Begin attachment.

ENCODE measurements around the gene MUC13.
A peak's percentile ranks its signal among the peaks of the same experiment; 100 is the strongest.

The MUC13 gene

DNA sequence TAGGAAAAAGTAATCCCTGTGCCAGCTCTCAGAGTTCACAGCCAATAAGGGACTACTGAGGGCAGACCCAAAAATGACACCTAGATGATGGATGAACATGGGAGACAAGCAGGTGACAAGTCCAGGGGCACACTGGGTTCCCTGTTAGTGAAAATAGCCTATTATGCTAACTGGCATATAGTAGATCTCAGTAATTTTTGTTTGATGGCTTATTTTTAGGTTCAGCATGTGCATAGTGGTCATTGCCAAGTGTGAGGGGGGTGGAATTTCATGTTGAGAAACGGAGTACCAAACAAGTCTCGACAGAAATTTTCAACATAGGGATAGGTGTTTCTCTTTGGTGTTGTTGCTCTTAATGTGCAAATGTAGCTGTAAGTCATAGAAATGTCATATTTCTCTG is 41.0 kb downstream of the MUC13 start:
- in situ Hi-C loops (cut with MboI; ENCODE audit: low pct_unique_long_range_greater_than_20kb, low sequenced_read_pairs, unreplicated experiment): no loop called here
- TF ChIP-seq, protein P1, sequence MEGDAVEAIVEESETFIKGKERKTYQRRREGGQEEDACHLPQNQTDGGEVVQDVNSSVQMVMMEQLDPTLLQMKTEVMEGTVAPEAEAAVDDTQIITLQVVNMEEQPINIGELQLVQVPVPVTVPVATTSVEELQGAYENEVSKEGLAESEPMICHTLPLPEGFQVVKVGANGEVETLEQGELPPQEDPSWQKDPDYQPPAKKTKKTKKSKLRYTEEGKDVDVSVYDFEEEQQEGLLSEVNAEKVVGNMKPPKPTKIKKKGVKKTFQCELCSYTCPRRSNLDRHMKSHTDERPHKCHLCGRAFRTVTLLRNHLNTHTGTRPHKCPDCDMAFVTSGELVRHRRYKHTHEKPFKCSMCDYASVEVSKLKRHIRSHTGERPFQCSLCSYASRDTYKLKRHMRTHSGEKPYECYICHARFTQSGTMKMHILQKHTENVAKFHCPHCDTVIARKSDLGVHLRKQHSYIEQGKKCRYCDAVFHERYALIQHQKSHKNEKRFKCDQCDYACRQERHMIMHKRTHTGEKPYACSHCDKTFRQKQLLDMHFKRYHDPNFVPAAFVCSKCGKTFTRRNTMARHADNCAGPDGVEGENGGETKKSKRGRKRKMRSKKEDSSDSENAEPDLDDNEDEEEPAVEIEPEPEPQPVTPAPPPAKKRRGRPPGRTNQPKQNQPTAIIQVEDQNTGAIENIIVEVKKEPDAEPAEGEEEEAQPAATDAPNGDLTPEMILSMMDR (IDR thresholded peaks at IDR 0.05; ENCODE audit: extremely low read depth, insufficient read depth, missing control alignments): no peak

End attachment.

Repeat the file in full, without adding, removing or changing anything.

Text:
ENCODE measurements around the gene MUC13.
A peak's percentile ranks its signal among the peaks of the same experiment; 100 is the strongest.

The MUC13 gene

DNA sequence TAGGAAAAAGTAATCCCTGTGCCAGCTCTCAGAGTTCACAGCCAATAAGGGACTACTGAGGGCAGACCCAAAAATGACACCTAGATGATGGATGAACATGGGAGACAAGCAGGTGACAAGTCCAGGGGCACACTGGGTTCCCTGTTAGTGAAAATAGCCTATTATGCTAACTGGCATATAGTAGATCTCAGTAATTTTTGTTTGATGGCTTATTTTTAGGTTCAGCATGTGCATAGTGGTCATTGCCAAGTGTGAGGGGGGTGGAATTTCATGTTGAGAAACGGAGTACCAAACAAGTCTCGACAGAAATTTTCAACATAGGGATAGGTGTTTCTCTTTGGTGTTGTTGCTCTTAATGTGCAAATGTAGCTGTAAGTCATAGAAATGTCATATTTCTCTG is 41.0 kb downstream of the MUC13 start:
- in situ Hi-C loops (cut with MboI; ENCODE audit: low pct_unique_long_range_greater_than_20kb, low sequenced_read_pairs, unreplicated experiment): no loop called here
- TF ChIP-seq, protein P1, sequence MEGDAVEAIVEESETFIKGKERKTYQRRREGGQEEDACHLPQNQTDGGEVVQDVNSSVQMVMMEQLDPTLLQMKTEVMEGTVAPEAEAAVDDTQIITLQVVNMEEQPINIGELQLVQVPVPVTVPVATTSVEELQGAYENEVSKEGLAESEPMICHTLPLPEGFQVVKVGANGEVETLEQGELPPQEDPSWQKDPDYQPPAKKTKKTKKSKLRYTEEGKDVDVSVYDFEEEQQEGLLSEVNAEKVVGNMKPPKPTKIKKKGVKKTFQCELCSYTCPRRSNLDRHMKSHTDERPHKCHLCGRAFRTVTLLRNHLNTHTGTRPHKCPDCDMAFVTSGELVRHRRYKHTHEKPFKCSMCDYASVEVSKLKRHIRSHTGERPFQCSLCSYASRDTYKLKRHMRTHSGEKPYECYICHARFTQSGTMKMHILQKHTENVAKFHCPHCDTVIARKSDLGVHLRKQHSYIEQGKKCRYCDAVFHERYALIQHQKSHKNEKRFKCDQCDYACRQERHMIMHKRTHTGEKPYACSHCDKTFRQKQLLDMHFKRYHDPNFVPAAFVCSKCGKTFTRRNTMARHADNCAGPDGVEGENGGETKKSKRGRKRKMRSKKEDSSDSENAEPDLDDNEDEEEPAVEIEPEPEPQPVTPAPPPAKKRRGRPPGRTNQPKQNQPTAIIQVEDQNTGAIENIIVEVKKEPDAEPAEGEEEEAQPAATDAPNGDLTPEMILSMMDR (IDR thresholded peaks at IDR 0.05; ENCODE audit: extremely low read depth, insufficient read depth, missing control alignments): no peak